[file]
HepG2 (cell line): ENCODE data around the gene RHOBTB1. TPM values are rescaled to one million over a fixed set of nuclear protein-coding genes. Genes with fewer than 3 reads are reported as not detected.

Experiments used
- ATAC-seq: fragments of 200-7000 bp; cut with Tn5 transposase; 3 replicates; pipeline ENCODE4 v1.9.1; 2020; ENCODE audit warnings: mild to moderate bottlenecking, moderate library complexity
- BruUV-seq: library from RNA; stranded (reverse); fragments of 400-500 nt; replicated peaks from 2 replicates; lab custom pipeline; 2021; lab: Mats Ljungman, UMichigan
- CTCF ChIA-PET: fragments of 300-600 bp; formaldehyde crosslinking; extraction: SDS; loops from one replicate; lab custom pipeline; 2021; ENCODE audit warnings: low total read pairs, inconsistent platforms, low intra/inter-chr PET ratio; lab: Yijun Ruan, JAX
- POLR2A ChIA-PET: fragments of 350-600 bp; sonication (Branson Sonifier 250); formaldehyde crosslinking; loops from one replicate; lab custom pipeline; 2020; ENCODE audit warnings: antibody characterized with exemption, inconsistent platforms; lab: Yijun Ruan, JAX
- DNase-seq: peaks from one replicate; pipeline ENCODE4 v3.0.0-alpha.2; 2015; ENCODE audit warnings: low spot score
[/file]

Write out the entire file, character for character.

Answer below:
HepG2 (cell line): ENCODE data around the gene RHOBTB1. TPM values are rescaled to one million over a fixed set of nuclear protein-coding genes. Genes with fewer than 3 reads are reported as not detected.

Experiments used
- ATAC-seq: fragments of 200-7000 bp; cut with Tn5 transposase; 3 replicates; pipeline ENCODE4 v1.9.1; 2020; ENCODE audit warnings: mild to moderate bottlenecking, moderate library complexity
- BruUV-seq: library from RNA; stranded (reverse); fragments of 400-500 nt; replicated peaks from 2 replicates; lab custom pipeline; 2021; lab: Mats Ljungman, UMichigan
- CTCF ChIA-PET: fragments of 300-600 bp; formaldehyde crosslinking; extraction: SDS; loops from one replicate; lab custom pipeline; 2021; ENCODE audit warnings: low total read pairs, inconsistent platforms, low intra/inter-chr PET ratio; lab: Yijun Ruan, JAX
- POLR2A ChIA-PET: fragments of 350-600 bp; sonication (Branson Sonifier 250); formaldehyde crosslinking; loops from one replicate; lab custom pipeline; 2020; ENCODE audit warnings: antibody characterized with exemption, inconsistent platforms; lab: Yijun Ruan, JAX
- DNase-seq: peaks from one replicate; pipeline ENCODE4 v3.0.0-alpha.2; 2015; ENCODE audit warnings: low spot score